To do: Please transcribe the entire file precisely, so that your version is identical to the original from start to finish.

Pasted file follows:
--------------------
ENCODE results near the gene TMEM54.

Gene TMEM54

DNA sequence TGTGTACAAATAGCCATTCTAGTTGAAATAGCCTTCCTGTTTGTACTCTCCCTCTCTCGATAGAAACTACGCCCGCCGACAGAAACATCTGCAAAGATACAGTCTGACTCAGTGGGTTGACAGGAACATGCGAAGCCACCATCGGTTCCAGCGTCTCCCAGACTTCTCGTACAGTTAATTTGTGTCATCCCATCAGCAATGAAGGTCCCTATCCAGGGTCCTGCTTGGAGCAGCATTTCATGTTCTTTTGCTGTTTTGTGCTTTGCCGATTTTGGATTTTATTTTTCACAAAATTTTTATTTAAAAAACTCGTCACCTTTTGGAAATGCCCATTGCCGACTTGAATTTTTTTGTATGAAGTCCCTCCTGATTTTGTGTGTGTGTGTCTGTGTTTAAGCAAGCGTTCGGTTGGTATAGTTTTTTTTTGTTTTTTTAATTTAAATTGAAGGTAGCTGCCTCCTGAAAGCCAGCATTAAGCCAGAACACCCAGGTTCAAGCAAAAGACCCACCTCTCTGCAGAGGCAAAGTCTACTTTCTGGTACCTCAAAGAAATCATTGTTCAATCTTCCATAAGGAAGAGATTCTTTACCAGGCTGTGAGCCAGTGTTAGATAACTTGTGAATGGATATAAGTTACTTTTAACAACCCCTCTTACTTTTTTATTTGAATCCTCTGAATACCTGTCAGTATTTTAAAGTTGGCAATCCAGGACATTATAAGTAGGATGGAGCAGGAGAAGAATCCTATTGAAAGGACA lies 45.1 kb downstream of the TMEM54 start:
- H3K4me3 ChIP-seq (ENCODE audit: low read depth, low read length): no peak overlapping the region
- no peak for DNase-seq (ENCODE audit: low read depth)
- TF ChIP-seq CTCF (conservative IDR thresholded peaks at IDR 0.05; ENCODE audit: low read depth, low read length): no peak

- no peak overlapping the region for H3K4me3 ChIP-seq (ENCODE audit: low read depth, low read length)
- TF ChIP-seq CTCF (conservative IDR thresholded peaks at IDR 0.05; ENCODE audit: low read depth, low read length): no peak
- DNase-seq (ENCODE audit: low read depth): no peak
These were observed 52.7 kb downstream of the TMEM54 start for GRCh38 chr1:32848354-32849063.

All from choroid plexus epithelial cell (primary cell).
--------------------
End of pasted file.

ENCODE results near the gene TMEM54.

Gene TMEM54

DNA sequence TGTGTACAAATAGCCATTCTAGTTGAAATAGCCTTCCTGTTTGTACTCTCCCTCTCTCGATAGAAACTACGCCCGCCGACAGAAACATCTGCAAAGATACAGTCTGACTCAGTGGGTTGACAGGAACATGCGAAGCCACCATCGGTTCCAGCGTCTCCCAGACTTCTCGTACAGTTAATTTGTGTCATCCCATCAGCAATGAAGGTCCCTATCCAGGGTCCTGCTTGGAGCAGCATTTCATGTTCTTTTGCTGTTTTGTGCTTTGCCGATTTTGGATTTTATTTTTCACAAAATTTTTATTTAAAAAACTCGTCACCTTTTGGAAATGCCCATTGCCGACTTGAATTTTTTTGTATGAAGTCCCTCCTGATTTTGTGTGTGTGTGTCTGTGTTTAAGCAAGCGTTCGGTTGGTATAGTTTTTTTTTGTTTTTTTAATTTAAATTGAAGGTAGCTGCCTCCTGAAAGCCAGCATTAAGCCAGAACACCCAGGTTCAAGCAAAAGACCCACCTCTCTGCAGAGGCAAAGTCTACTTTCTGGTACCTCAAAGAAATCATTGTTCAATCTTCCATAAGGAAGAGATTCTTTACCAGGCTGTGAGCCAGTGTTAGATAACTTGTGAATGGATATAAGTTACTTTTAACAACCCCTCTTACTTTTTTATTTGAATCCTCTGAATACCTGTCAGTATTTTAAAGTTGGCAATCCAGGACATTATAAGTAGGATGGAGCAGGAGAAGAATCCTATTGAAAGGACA lies 45.1 kb downstream of the TMEM54 start:
- H3K4me3 ChIP-seq (ENCODE audit: low read depth, low read length): no peak overlapping the region
- no peak for DNase-seq (ENCODE audit: low read depth)
- TF ChIP-seq CTCF (conservative IDR thresholded peaks at IDR 0.05; ENCODE audit: low read depth, low read length): no peak

- no peak overlapping the region for H3K4me3 ChIP-seq (ENCODE audit: low read depth, low read length)
- TF ChIP-seq CTCF (conservative IDR thresholded peaks at IDR 0.05; ENCODE audit: low read depth, low read length): no peak
- DNase-seq (ENCODE audit: low read depth): no peak
These were observed 52.7 kb downstream of the TMEM54 start for GRCh38 chr1:32848354-32849063.

All from choroid plexus epithelial cell (primary cell).